Asian Pacific Islander Desi American (APIDA) Leadership Workshop
By Christina Kwan, YKCC Coordinator
It was an early rainy October Saturday morning. Many students would still be sleeping at 9:00AM, however there were many students who were interested in participating in a workshop that would benefit themselves and their respective RSOs gathered in the UMass Campus Center. Nearly every Asian Pacific Islander Desi American (APIDA) RSO sent two representatives to attend the first United Asia Learning Resource Center and Yuri Kochiyama Cultural Center Leadership workshop. There were also student leaders from Smith College, from the 5 College Pan Asian Network, who attended which brought our total count to about 30 students.
Amnat Chittaphong, who is a doctoral student at UMASS, was our energetic facilitator who got the group riled up about being a leader. However, that was not the only thing he did. He allowed us to discover who we are as a student leader and what kind of change we can bring to our campus as an APIDA. After the workshop, one student highlighted that his identity is very important to himself and to his community.
Many students said that this workshop provided them with the knowledge on how to lead and how to communicate better with others. Through various activities and games, we sought to discover what kind of communication strategies worked effectively with different people and how we should interact with other groups as well. For example, students had to learn a card game without the ability to speak. They then had to play the game several times while using other forms of communication as well as demonstrate great patience.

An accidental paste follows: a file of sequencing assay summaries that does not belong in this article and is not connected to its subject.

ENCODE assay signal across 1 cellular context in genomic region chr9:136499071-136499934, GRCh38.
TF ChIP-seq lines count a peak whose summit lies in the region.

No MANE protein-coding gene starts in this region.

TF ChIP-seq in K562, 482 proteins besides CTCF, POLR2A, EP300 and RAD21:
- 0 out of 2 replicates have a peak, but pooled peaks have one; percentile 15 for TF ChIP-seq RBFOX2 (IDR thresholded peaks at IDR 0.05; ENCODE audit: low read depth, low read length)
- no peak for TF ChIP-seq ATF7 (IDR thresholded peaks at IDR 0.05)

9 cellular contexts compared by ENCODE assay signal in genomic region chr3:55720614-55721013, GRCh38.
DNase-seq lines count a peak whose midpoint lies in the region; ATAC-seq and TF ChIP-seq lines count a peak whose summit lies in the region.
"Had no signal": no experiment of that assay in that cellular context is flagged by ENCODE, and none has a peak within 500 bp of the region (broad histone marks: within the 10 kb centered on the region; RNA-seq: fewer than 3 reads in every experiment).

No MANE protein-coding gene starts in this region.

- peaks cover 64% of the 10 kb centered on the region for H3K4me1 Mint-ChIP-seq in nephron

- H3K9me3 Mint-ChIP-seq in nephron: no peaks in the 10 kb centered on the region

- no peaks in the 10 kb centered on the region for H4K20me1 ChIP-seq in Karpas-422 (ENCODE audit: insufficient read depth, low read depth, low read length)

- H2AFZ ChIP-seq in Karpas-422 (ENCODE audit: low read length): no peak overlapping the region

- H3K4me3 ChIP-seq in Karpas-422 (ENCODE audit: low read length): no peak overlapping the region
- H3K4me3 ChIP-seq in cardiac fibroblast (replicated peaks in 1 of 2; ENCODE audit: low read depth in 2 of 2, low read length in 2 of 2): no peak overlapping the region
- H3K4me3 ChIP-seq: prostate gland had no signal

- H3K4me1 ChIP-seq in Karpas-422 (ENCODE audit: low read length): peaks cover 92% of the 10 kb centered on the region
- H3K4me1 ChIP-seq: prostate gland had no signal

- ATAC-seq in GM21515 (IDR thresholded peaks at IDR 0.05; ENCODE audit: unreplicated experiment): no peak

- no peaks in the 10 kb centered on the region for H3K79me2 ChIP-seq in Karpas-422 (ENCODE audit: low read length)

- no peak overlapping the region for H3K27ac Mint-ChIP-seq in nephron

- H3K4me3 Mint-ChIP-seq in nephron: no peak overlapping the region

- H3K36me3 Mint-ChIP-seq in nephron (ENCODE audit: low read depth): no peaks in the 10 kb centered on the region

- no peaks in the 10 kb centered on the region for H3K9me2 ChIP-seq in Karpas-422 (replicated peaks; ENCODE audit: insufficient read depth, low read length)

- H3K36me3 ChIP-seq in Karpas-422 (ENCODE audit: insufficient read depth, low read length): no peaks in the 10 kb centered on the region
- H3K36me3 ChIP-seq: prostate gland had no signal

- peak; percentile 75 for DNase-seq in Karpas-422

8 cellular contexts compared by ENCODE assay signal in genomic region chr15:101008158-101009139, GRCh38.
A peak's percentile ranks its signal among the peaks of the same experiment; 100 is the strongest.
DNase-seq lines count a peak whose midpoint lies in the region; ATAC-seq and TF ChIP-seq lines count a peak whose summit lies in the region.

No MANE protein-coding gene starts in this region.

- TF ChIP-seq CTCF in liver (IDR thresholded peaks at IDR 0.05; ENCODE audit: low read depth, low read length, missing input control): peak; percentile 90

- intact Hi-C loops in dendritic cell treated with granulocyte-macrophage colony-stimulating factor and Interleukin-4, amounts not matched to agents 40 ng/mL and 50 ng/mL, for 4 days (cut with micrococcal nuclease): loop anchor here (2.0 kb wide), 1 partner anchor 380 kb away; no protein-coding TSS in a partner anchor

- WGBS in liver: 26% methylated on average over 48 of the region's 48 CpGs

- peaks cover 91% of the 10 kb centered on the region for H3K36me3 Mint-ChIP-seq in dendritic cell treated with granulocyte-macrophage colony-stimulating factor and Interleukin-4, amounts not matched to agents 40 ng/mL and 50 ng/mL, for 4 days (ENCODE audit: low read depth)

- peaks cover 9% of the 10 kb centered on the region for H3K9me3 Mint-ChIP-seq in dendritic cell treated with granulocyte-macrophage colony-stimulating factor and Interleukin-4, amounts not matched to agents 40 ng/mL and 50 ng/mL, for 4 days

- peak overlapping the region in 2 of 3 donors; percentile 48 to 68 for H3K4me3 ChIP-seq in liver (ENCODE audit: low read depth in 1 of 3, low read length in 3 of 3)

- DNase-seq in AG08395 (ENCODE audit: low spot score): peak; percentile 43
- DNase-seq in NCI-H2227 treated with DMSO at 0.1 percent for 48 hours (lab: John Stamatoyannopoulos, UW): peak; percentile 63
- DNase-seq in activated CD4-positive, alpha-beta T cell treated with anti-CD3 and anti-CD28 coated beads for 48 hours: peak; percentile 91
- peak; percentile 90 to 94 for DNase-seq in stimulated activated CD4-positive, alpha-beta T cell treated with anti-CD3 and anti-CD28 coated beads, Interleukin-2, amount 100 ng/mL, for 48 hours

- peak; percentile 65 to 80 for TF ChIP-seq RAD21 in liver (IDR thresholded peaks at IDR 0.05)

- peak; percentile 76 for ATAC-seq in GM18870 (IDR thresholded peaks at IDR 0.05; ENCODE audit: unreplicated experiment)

Throughout the course of the day, students were given many opportunities to speak about their personal experiences about racism and diversity. Amnat first broke the ice with a very compelling emotional story about how he changed his major and direction of his life dedicating himself to social justice. Students began to open up with personal stories of racism and how they overcame their struggles. It was a time to reflect and a time to grow. One student reflected on how RSOs are meant to do more than just dances and cultural events, as there are many social thoughts and ideas to explore.
Our community is stronger with the newly found leadership skills that were developed that day. With our new skills, we can continue to strive for a better and more equitable world out there, and to create a happier place for everyone to be able to work and live in.